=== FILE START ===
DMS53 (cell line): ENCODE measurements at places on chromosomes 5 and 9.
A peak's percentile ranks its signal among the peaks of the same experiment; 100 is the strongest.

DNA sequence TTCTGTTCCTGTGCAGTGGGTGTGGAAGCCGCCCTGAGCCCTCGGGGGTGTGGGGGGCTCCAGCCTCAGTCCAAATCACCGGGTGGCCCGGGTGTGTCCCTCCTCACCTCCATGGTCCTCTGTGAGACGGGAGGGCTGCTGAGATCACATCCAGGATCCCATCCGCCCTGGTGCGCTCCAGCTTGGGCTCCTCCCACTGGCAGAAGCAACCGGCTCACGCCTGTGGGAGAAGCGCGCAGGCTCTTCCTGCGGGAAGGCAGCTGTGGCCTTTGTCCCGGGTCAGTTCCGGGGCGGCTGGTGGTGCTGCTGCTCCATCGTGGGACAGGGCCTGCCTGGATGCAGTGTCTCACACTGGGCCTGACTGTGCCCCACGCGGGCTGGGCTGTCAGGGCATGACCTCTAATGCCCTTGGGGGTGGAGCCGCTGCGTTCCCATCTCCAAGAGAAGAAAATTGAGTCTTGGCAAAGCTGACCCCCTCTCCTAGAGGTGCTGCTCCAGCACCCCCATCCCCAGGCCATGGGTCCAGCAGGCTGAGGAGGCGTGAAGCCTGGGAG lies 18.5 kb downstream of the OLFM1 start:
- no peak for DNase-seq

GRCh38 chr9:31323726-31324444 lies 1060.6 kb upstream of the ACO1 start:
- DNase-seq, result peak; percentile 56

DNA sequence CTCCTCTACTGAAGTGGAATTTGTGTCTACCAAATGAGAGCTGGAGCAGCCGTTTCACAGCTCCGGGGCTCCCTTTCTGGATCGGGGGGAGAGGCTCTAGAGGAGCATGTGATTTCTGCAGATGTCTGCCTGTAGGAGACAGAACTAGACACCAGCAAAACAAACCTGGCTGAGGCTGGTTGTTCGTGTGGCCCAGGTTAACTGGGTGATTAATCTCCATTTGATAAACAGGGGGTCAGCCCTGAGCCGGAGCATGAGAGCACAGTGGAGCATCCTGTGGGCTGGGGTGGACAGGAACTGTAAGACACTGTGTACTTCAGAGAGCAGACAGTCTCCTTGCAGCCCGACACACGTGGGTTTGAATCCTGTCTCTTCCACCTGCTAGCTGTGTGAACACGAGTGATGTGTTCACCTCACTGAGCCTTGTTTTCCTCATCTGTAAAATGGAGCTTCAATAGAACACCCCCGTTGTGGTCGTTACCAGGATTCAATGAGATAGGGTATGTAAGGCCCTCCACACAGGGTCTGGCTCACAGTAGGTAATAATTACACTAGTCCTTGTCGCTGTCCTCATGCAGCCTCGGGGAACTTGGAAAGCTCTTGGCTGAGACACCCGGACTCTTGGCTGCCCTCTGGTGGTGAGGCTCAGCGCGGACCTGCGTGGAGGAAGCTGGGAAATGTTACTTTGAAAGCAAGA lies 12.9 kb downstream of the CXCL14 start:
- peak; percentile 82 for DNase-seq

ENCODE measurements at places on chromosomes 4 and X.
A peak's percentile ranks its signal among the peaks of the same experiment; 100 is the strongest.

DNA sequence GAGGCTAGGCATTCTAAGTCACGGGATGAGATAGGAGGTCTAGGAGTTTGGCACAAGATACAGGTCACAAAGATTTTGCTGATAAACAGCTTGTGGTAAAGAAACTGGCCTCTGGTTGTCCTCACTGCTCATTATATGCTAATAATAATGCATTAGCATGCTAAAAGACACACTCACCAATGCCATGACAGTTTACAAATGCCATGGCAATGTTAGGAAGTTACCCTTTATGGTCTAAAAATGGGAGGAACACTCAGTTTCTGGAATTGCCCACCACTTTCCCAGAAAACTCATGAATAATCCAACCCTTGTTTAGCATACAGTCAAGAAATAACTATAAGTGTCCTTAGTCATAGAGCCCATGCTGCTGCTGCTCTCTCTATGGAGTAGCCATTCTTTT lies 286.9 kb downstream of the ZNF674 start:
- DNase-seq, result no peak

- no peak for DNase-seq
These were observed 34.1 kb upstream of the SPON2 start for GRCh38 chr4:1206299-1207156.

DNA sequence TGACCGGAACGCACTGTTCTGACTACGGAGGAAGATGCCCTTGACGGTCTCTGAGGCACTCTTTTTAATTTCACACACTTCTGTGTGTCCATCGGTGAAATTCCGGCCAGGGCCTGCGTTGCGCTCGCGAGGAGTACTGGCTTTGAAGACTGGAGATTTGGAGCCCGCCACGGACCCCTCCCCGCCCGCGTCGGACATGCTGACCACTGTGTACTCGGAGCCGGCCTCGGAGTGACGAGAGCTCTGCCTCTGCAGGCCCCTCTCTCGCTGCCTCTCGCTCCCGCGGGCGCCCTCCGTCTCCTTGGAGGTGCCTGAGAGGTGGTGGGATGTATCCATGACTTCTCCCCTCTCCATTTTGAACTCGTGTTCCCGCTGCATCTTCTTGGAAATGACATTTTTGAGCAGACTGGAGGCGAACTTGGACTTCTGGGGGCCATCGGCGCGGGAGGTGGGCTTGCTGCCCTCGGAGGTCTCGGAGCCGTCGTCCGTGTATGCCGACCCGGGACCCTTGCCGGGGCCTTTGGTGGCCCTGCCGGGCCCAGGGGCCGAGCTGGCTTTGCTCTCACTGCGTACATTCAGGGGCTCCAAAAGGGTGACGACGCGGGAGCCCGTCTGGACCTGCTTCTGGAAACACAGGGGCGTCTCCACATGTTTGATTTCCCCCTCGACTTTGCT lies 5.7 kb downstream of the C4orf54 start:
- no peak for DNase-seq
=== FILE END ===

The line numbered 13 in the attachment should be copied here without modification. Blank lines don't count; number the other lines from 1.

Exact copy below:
- no peak for DNase-seq